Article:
"I looked over and saw her holding her neck, motioning for me to come to her," Tom Adams recalled Wednesday as Emily was being prepared for surgery at Arkansas Children's Hospital. "And I went to her, didn't know what had happened, didn't even remember hitting no rock or nothing.
"I jumped off the lawn mower and went over and she more or less just collapsed in my arms."
The teen clutched her throat as blood dribbled from a cut on her chin. Her father scooped her up, carried her inside and eventually got her into an ambulance that took her to the Randolph County Medical Center.
"At the time, she wasn't breathing, she had really stopped breathing," Tom Adams said. "I thought she was just hyperventilating, and I told her to just breathe."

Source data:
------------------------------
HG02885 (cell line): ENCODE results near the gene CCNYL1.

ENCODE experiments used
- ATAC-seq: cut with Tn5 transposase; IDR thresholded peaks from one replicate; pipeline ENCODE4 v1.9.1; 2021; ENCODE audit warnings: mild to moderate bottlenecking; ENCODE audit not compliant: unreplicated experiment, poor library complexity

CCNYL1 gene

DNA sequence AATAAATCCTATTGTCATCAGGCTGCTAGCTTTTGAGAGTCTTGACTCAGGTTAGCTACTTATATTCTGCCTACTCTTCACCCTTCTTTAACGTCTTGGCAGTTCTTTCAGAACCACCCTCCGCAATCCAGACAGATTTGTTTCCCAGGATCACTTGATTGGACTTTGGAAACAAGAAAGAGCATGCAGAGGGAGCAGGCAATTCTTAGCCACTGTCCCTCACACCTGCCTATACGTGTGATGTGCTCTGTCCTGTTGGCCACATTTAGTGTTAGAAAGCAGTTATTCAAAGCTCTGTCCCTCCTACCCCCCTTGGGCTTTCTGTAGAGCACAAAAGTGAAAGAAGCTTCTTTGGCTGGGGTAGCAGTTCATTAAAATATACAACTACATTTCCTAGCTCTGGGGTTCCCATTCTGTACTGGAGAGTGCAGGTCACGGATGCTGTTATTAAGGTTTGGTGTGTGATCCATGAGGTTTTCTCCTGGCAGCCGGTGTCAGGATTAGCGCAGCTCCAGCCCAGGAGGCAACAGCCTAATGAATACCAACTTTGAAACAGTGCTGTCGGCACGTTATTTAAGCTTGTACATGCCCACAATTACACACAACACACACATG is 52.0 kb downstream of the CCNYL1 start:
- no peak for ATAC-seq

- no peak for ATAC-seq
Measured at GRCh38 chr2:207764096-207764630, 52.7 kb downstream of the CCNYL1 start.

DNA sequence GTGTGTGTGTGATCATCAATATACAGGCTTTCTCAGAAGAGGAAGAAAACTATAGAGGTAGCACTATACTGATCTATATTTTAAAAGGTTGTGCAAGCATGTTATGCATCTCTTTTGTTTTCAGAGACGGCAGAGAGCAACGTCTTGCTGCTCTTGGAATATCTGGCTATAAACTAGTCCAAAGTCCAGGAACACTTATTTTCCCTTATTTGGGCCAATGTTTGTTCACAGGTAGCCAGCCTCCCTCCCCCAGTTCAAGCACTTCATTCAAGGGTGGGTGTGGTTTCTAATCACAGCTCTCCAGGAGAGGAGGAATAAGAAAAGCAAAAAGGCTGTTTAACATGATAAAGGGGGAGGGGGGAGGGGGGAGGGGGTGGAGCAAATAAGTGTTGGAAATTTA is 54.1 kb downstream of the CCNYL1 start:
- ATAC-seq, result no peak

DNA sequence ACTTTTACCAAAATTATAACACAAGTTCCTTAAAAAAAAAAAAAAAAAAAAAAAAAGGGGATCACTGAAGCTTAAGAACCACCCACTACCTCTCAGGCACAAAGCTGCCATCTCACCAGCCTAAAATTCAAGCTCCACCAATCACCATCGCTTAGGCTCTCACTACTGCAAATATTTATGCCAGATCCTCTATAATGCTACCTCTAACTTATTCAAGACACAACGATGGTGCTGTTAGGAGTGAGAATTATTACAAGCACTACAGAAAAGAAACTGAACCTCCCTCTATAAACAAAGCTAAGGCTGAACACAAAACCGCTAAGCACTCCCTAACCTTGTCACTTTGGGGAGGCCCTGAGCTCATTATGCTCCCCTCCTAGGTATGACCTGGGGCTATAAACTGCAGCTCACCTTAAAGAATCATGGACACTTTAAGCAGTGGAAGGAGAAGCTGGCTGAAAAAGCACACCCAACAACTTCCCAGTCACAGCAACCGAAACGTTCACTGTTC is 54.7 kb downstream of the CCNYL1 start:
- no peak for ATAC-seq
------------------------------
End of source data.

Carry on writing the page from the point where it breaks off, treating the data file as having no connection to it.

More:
What the family didn't know then was that the impact of the rock fractured Emily's larynx, making it nearly impossible for the teen to speak or breathe.
Initially, hospital workers thought Emily's throat was just swollen. But after a worker called Arkansas Children's Hospital to discuss Emily's case, medical staff decided to life-flight the teen to Little Rock.
There, she underwent a six-hour surgery and received a tracheotomy, where a tube is inserted in the throat to help with breathing.
More than three weeks later, Emily was back in Little Rock on Wednesday
-- her 14th birthday -- for another surgery. This time, doctors planned a microlaryngoscopy
-- surgery on the vocal cords.